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The number of ancillary marijuana companies is rising as several states legalized the use of cannabis for either medicinal or recreational purposes in the past year. Several companies in the cannabis market focus on supply chain, software, packaging and industrial systems, among other aspects.
"For an industry that is growing at the current rate and employing more and more people, it only makes sense that it will need a massive amount of infrastructure to support the growth in cultivation and personnel," says Jason Spatafora, co-founder of MarijuanaStocks.com and head trader at True Trading Group.
Here are some things to keep in mind when considering marijuana stock investments:
-- Ancillary approach is key.
-- Growth in real estate.
-- Legislative changes.
Ancillary Exposure Is Key
Any exchange-traded cannabis fund that is focused on a full spectrum investment approach to marijuana stocks must include ancillary exposure, says Tim Seymour, founder of Seymour Asset Management in New York and portfolio manager of the Amplify Seymour Cannabis ETF (ticker: CNBS).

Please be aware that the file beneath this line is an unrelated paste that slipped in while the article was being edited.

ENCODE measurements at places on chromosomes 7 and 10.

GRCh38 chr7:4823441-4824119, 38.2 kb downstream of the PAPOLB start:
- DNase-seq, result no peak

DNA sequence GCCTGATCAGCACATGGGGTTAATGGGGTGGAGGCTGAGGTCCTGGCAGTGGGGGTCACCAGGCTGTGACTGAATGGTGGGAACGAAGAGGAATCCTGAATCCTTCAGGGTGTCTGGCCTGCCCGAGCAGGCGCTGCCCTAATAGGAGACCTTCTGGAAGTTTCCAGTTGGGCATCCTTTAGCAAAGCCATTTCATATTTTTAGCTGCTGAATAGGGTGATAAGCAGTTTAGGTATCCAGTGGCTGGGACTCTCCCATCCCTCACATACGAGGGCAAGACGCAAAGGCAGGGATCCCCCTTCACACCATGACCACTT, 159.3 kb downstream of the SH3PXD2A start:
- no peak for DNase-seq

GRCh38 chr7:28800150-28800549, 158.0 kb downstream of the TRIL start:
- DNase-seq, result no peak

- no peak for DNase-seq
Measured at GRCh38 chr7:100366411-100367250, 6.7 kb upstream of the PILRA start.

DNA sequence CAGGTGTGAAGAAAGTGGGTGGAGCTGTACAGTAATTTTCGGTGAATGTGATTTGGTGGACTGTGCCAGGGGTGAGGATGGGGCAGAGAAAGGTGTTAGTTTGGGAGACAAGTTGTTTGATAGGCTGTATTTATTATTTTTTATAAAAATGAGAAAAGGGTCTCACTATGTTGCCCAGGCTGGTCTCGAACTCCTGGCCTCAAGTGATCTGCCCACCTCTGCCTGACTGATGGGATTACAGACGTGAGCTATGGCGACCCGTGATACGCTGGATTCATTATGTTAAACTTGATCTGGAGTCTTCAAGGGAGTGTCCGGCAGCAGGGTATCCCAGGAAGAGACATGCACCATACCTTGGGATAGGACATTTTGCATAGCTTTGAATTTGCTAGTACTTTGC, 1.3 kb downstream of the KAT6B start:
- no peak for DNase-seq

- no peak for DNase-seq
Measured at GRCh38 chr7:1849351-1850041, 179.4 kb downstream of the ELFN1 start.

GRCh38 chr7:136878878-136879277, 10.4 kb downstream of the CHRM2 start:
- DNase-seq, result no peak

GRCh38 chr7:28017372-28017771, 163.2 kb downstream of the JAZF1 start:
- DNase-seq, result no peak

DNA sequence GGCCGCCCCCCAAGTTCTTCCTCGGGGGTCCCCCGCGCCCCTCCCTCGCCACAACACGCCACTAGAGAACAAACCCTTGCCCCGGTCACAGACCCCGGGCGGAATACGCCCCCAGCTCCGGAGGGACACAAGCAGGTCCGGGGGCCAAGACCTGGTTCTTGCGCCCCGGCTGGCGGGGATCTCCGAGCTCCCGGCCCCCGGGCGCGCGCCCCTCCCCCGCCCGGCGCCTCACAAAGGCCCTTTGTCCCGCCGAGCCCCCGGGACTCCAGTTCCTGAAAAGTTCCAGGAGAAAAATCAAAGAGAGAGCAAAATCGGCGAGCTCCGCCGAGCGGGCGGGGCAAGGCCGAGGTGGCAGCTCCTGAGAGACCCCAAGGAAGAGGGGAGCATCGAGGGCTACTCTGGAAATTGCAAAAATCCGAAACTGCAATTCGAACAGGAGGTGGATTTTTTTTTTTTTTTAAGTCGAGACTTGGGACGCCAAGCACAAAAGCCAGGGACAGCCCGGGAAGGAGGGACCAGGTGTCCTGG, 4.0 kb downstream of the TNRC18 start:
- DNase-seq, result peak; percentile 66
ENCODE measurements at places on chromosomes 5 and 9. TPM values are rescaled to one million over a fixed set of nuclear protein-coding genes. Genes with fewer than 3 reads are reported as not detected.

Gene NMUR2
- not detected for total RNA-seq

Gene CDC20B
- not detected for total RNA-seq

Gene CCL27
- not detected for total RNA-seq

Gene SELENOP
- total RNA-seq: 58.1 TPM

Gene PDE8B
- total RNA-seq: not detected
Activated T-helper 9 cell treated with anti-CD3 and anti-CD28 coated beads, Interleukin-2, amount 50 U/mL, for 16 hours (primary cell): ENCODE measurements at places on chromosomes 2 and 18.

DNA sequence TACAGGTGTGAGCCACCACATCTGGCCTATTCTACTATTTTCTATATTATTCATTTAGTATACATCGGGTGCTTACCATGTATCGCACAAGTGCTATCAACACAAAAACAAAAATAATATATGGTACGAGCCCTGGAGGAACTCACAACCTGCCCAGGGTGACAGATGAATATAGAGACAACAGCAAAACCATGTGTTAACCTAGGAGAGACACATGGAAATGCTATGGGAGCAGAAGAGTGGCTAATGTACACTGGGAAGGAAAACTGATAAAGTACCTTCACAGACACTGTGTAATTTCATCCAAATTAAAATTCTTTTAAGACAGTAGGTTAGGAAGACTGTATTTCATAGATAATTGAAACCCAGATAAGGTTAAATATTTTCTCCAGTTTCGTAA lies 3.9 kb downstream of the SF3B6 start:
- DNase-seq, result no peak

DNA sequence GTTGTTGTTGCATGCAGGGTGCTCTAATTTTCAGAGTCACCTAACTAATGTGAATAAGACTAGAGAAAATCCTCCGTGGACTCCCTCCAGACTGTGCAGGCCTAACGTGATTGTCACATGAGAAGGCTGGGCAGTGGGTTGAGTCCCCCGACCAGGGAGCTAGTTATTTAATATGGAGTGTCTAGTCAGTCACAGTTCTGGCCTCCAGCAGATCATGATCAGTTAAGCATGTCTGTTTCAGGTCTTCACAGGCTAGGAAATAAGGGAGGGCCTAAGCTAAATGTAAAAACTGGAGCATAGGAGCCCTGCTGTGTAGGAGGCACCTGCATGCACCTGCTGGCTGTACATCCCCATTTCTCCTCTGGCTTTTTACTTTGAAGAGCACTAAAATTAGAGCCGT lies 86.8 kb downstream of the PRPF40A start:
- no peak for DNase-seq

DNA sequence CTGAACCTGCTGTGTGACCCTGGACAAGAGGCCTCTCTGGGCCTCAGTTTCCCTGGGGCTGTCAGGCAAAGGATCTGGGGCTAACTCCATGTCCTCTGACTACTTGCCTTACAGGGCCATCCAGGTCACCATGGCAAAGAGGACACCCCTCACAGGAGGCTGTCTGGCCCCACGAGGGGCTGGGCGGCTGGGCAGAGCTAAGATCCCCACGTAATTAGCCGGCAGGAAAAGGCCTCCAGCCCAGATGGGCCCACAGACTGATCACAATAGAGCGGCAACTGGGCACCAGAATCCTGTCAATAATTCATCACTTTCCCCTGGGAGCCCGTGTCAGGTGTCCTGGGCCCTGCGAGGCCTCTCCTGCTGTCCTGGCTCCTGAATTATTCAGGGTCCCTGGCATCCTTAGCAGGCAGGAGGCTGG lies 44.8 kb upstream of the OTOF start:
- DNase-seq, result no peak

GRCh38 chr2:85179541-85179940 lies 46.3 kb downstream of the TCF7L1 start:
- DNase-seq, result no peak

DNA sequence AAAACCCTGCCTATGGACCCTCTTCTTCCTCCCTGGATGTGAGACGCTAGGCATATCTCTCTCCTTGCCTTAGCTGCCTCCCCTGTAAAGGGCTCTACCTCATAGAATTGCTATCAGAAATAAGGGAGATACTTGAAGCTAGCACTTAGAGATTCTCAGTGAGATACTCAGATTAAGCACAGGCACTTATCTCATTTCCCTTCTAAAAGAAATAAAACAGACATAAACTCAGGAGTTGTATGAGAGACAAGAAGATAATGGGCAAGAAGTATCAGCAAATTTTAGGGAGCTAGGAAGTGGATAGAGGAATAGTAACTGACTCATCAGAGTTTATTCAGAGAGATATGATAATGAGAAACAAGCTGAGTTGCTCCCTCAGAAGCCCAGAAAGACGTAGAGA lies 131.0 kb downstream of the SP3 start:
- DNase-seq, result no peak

There are several advantages to adding ancillary companies to a portfolio. Not only are ancillary companies able to list on U.S. exchanges in the current federally restricted environment, but they are also often the target for institutional investors who want to own cannabis-related themes.
"Many of these companies are leading players in subsectors that are an important part of the broader cannabis consumer packaged goods investment story," he says. "Investors want to be invested in cannabis just because it's an exciting social consumption growth story, but also because this massive market will also have the same exposures to software, technology, e-commerce, logistics, big data -- all trends that are a major part of investing in consumer trends outside of cannabis."
CNBS is an actively managed ETF and provides exposure to the entire marijuana market investment spectrum. The stocks in the fund include several ancillary companies, including special purpose acquisition company Silver Spike Acquisition Corp. ( SSPK) subsidiary Weedmaps, Hydrofarm Holdings Group ( HYFM), GrowGeneration Corp. ( GRWG) and AFC Gamma ( AFCG). Those stocks represent the growing subsector themes in the cannabis industry in addition to the vertically integrated cultivation stories, Seymour says.